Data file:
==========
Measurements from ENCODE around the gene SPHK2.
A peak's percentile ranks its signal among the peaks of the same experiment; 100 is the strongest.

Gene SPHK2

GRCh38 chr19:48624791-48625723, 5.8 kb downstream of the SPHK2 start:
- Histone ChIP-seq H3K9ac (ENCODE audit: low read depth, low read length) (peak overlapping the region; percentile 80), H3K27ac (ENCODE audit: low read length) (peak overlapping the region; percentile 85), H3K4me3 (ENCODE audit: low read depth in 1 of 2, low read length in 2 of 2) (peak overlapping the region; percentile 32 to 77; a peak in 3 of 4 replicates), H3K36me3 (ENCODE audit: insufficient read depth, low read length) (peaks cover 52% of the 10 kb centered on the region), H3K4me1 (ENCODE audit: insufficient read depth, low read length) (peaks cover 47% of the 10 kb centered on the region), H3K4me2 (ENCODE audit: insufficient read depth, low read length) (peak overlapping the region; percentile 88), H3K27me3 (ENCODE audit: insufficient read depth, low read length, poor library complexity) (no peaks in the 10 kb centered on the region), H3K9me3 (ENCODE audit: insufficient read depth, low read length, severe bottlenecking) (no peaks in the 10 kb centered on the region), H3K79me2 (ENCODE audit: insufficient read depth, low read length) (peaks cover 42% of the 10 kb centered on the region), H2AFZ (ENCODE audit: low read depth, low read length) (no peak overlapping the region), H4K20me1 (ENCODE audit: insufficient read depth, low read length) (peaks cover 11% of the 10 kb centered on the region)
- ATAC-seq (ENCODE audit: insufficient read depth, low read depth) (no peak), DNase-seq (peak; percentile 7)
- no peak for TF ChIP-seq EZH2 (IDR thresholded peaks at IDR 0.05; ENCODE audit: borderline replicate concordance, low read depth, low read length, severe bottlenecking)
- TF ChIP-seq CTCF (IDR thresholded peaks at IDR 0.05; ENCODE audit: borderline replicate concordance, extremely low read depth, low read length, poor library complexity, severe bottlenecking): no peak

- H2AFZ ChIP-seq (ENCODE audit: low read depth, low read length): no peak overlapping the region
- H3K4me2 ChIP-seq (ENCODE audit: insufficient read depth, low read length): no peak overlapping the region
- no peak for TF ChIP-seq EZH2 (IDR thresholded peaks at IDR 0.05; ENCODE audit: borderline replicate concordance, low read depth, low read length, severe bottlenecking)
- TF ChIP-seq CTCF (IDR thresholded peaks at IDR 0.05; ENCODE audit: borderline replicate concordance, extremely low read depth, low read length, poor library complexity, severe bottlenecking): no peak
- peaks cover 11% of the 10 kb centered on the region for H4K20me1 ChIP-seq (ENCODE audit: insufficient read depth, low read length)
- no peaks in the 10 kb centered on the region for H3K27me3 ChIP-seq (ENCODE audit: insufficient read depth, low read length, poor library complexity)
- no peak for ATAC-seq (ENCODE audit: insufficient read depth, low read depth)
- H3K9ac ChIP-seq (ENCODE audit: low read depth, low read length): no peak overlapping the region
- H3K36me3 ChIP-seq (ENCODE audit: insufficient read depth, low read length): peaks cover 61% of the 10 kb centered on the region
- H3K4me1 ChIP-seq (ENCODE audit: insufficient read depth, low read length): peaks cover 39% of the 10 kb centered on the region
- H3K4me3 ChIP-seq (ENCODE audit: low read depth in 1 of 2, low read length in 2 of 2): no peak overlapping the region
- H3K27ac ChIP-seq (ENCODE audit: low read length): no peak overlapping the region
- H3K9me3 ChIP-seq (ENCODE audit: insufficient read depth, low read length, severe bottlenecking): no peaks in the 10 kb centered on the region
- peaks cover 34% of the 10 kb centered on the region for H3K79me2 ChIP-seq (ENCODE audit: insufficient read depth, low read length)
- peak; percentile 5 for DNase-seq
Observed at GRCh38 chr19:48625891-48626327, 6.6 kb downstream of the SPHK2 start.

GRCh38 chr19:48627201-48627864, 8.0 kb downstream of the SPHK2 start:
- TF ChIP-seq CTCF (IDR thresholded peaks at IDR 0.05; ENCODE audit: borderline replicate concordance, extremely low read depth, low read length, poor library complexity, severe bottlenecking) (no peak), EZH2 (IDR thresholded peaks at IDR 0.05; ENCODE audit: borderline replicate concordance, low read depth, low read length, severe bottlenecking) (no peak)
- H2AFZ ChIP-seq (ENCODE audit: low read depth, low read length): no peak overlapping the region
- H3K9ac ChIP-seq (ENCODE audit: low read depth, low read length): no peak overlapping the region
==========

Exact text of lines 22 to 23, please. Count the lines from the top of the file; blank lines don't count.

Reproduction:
- peaks cover 34% of the 10 kb centered on the region for H3K79me2 ChIP-seq (ENCODE audit: insufficient read depth, low read length)
- peak; percentile 5 for DNase-seq